Is a gender quota the right way to bring more women into national politics, asks Justine McCarthy

This article appeared in the Sunday Times recently in the absence of an electronic link it has been copied and reprinted here in full

‘On Friday, while Lucinda Creighton was hosting a women-only media
briefing in Dublin about her fledgling political party, the former
tanaiste Mary Coughlan was discussing election strategy in her Donegal
bailiwick. Would she be mad enough to return to the political fray,
she was asked. Coughlan laughed heartily and replied: “What was it the
great [John F] Kennedy said about what you can do for your country?”
Suddenly, petticoat power is all the rage in Irish politics. Due to
the introduction of agender quota in the next general election,
candidate selection has turned into a tightrope walk for political
strategists. Parties failing to nominate women for at least 30% of
their candidates face losing half their state funding under electoral

For Fine Gael, which received €2.28m in 2013, the price of failure
would be more than €1.1m. The Labour party stands to lose over
€600,000, and Fianna Fail more than €500,000. Because of the statutory
curtailment of private donations, parties have never been more reliant
on state funding. So the threat of losing half of it is really
concentrating minds. Women are being wooed right, left and centre.

Fine Gael has a perceived female deficit after Enda Kenny, the
taoiseach, failed to promote even one woman as junior minister in last
summer’s reshuffle. The damage was compounded in September when he
passed over three women shortlisted to fill a Seanad vacancy in favour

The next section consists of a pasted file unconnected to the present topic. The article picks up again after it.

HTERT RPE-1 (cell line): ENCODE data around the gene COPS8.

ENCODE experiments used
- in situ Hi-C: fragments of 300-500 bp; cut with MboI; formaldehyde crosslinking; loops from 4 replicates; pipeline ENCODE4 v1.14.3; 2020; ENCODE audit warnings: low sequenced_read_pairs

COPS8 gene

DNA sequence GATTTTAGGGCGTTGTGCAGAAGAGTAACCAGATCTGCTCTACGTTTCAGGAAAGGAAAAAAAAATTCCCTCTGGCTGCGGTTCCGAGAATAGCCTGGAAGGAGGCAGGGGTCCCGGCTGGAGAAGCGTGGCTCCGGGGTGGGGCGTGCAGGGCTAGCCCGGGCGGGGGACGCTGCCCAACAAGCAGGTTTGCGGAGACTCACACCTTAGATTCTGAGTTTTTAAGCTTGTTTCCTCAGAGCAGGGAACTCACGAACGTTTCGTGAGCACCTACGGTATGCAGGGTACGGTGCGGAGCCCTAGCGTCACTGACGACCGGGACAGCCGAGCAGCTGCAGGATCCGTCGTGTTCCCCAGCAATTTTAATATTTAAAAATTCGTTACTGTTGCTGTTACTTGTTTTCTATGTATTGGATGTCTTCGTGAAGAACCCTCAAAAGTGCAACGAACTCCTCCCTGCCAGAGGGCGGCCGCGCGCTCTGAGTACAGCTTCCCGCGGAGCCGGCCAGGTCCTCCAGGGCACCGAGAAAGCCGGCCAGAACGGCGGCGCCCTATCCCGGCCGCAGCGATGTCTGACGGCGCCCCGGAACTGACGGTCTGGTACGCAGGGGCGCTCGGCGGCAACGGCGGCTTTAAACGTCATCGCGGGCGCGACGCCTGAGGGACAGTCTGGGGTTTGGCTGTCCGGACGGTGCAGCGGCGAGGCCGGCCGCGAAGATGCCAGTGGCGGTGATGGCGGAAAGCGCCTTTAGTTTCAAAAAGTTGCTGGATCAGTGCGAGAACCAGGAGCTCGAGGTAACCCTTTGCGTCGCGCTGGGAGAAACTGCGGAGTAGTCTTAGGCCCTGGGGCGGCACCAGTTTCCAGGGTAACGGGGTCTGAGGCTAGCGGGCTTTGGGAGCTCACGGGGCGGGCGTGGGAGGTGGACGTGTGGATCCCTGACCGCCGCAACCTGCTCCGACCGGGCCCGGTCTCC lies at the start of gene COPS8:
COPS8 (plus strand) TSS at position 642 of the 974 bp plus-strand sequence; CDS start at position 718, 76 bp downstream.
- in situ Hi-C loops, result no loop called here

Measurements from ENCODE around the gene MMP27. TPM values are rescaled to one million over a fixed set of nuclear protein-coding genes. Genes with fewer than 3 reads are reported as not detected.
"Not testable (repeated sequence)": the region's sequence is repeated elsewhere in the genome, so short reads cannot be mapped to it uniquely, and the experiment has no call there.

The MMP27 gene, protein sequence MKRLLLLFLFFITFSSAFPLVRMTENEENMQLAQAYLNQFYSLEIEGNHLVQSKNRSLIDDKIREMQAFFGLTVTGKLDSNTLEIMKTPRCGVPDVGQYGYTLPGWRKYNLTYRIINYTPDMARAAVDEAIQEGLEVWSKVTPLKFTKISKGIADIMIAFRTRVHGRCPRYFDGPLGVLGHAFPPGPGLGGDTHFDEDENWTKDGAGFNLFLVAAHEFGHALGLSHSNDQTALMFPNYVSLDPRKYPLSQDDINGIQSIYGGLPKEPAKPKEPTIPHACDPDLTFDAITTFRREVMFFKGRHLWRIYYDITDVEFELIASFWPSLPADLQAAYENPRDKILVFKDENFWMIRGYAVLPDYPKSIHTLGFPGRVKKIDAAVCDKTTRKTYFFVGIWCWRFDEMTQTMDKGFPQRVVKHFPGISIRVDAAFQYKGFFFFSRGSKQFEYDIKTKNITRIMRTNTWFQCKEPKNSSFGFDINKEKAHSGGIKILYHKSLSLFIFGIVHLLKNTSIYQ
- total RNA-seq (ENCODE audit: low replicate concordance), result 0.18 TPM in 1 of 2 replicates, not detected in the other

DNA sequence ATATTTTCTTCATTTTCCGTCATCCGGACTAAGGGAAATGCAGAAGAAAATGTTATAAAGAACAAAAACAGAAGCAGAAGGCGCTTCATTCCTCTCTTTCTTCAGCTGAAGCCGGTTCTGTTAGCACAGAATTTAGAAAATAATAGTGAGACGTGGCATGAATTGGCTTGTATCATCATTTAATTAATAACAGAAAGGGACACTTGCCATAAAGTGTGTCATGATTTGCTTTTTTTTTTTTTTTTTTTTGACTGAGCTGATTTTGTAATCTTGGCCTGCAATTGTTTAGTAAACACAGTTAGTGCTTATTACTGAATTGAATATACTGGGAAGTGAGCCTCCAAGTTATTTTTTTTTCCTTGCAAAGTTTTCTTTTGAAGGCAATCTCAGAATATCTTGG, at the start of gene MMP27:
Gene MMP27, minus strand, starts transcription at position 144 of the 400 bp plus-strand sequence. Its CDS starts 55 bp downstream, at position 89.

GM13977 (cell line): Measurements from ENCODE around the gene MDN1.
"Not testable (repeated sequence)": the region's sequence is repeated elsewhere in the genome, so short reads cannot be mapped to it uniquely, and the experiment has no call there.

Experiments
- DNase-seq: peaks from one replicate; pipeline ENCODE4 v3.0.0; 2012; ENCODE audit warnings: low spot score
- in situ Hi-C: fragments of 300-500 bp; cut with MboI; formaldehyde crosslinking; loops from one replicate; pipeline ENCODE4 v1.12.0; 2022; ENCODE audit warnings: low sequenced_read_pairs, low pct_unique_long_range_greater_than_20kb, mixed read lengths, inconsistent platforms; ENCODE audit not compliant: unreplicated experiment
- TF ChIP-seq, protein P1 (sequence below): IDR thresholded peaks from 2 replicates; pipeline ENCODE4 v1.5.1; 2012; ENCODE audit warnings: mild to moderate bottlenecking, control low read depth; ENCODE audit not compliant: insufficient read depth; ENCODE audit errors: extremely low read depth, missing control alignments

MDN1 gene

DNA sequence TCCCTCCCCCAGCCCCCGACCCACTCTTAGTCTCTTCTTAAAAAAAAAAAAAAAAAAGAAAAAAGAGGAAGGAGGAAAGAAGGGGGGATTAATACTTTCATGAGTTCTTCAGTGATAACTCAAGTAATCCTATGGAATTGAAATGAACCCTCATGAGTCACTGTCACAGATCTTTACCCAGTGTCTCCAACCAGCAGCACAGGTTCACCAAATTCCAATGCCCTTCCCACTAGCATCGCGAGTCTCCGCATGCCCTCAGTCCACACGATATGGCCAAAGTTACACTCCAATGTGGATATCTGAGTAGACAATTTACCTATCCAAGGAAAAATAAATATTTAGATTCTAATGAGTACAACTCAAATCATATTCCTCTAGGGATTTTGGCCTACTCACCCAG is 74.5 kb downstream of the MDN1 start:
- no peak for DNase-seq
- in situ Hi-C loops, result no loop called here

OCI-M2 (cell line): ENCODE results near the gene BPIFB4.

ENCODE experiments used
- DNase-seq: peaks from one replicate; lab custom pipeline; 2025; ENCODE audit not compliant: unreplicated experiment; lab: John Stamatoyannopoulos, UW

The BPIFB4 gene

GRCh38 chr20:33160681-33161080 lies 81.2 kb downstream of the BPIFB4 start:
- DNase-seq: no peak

of John McNulty, a party activist. Samantha Long, one of the three
spurned women, has left the party and now works in Leinster House as
Creighton’s parliamentary assistant. The expectation is that she will
stand as a candidate in Dublin for the new party.

Shortly before Christmas, Kenny invited all the women in Fine Gael’s
parliamentary party to dinner in the Merrion hotel in a gesture
interpreted by some who attended as part apology and part statement of
intent for the general election. Kenny has promised that, if he is
returned to power, he will ensure half the cabinet is female.

On Thursday, Fianna Fail launched the Markievicz Commission report on
gender equality. The party is undertaking to select up to 27 women as
candidates for the Dail election — quite a challenge considering it
has no female TD at present.

Micheál Martin, the party’s leader, has said Fianna Fail could run
all-woman tickets in “three to four or maybe more constituencies,
subject to variables” but that they must be “electable”.

Martin said he anticipates some aspiring male candidates will complain
their suitability and experience are being sacrificed in order to meet
the quota requirements. Signs of potential mutiny surfaced immediately
when Séamus Butler, a Fianna Fail councillor in Longford who plans to
contest next month’s selection convention, said: “We would feel that
the party is looking to meet the gender quotain the urban areas, so
there is no major pressure in this area to have female candidates.”

On Friday, at her home in Frosses, Coughlan debated a return to
national politics with the chairman of her Fianna Fail comhairle
ceantair, the party’s district organisation. Aged 21 when she was
first elected in 1987 to a seat that had been successively held by her
father and her uncle, Coughlan was widely excoriated during her tenure
as tanaiste between 2008 and 2011, being dubbed “Calamity Coughlan”.